Virago Nation is a group of female warriors who are challenging stereotypes about Indigenous women and sexuality one burlesque performance at a time.
The six members of Virago Nation were all burlesque performers in Vancouver before they decided to form the all-Indigenous group in May 2016. Their upcoming performance will be on February 1 at the Museum of Anthropology (MOA), as part of the Night Shift cabaret series.
“What was interesting was that when we first got together, the intention wasn’t necessarily to be a group that performed together — it was just to do cultural exploration,” said performer Sparkle Plenty. “We felt disconnected with our culture because we lived in the city.”
After it became apparent that they were not the only urbanized Indigenous people looking for a way to get connected, they decided to take action.
“[We wanted to] make a platform to start talking about how it is important to create space for indigenous people to learn and to explore their heritage,” Sparkle said.
The result: Virago Nation.
“[The name] Virago really resonated with us because the definition that we saw was female warrior,” Sparkle said. “We find as women in general, you’re constantly fighting and then [you] add another element like race or being Indigenous.”
“With a lot of the discussion in the media about the missing and murdered Indigenous women, there’s almost a victimized [perception of us], like Indigenous women [have a] certain fate.”
Virago Nation is seeking to disprove this perception.
“Indigenous women are really resilient,” Sparkle said. “They are the matriarchs, they are the leaders of their household, and we really wanted that to be part of our identity with the name Virago.”
The sexual being
Burlesque is an art form that is sexual in nature and therefore comes with the perceptions of beauty that society has imposed on it. Virago Nation shows that women do not have to conform to conventions in order to feel beautiful or to love their body.
“I never thought that I would have that platform to really showcase myself as a sexual being or that I would ever be accepted as one because I don’t have the body type that you often see in music videos or in magazines,” said Sparkle.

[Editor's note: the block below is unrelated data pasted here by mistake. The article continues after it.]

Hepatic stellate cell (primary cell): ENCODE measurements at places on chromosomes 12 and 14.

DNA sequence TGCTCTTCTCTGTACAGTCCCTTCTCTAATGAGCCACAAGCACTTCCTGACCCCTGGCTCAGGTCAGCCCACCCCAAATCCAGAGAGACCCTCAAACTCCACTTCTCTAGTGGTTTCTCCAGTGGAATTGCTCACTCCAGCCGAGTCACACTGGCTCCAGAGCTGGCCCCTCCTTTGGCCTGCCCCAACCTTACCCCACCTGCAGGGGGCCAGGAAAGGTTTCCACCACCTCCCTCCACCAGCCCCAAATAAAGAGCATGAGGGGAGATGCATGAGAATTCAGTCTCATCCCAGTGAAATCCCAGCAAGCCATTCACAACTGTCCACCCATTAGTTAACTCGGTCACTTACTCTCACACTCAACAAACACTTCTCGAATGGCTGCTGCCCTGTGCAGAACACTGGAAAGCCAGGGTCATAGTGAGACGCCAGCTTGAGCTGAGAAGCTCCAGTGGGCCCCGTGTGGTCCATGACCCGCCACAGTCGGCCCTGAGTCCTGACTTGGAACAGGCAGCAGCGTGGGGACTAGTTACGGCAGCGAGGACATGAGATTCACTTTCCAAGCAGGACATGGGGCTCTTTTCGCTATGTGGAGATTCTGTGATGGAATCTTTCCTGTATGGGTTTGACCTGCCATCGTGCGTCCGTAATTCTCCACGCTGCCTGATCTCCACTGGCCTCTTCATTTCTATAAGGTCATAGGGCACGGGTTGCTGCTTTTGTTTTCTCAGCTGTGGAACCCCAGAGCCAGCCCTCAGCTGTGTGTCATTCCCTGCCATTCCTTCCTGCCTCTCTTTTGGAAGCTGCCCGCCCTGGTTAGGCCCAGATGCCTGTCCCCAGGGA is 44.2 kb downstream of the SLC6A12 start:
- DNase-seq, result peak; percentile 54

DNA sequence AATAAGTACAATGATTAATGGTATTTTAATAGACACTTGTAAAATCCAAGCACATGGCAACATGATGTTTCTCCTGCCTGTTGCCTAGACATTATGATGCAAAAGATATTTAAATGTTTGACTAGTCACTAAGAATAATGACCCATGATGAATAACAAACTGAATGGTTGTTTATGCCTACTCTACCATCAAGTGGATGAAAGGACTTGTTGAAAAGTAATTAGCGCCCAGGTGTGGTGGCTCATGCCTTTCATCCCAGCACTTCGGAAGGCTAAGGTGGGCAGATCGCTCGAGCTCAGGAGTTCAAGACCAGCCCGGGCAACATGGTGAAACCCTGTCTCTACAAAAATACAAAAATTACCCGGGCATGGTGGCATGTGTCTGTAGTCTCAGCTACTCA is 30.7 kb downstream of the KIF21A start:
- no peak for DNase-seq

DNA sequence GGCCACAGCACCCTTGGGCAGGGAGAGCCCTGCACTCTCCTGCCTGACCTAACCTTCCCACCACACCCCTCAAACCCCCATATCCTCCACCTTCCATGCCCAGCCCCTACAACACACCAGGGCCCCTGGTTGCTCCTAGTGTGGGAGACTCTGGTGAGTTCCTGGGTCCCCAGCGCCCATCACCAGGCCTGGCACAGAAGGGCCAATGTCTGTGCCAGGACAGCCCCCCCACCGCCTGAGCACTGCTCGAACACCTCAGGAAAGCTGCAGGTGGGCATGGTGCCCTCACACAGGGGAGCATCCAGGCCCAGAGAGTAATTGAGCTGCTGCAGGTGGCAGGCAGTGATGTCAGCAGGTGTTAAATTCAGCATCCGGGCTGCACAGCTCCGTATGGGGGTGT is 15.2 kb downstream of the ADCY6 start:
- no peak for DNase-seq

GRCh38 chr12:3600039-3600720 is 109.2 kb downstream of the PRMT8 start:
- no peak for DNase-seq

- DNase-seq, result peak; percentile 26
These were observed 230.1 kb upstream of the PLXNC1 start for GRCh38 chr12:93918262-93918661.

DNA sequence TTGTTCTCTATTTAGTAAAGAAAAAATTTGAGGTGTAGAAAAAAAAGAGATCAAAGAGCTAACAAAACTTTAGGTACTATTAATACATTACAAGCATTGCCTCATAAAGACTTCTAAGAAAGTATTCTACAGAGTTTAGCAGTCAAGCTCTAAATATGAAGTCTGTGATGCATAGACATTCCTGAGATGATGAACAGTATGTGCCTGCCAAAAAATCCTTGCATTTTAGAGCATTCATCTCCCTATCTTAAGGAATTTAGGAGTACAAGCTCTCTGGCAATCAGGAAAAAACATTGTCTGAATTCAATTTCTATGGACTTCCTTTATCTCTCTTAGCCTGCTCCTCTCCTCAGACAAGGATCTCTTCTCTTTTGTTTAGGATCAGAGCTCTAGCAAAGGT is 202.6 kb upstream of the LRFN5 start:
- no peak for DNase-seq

“[Performing burlesque] was just a really exciting opportunity to give the finger to what society decided was sexy.
“It’s important to have that demographic on stage where you see someone who looks like you up there doing something and you realize ‘hey wait, I can also do that, I am a beautiful woman, I am allowed to carry myself in a way that earns respect and love. I can decide that I can be a sexual being and not be shamed for it.’”
Despite this, society still has a long way to go.
“There’s still stigmatization of women choosing either performance art of a sexual nature or work of a sexual nature,” Sparkle said. “I know that [for] many burlesque performers, parents won’t accept them because they’re ashamed of the fact that they take their clothes off in front of an audience, that they’re becoming strippers.”
The ladies of Virago Nation are not afraid to challenge this stigma and to make a political statement.
“Just the fact that a woman is choosing to be sexual is political, bottom line,” Sparkle said. “So just doing burlesque is political.
“The fact that we are doing it on our own terms means that we are the artistic directors of our own act, we are the creators of costumes, create our own concept, we put together the music.”
Increased representation of Indigenous women
Sparkle spoke of how there’s still a very narrow representation of Indigenous women in contemporary culture, and how they are often reduced to stereotypes through things like Halloween costumes and sitcoms.
“We decided that we wanted to change that narrative and show that Indigenous sexuality isn’t a stereotype — it’s us, we’re performers, we are proud of our heritage and we’re proud of being sexual beings and we’re going to showcase that,” she said.
It’s especially exciting for Sparkle to showcase this within Indigenous art communities.
“People are going to wonder how we fuse indigenous art with burlesque,” she said, “and it’s like 'well we’re indigenous and we’re performing burlesque.’”
They performed last year at the Talking Stick Festival.
“A lot of it is for us,” she admitted. “But it’s letting other Indigenous women especially know that it’s okay to love your body and to show your body and to feel comfortable in your sexuality and to be a sexual being.”
Night Shift: Untamed
The MOA Programs Curator April Liu spoke of how exciting it was to be able to work with the troupe.
“What they’re doing with re-matriating Indigenous female identity, reclaiming their bodies, challenging female stereotypes, all of those things are so important to talk about right now,” Liu said. “I really admire that they’ve taken up a difficult topic with such creativity and style.”
Through the Night Shift: Untamed cabaret series, Liu’s goal has been to challenge the colonial legacy of the museum as an institution by using it for community building.
“Inviting young Indigenous people to come and take over the space is so important,” she said.
Sparkle has been in charge of curating the upcoming event. A catwalk will be set up in the great hall and DJ Kookum will be providing the music for the show.
“I’m excited to just share what our art looks like and what Indigenous sexuality looks like through our lens with the Museum of Anthropology audience,” Sparkle said. “It’s just being amongst all that art, and getting to share this other side of art that’s a little more sexual. Some of the acts are going to be cheeky, some of it’s going to be a little dirty.”
Virago Nation will be performing at the Museum of Anthropology (MOA) on Thursday February 1.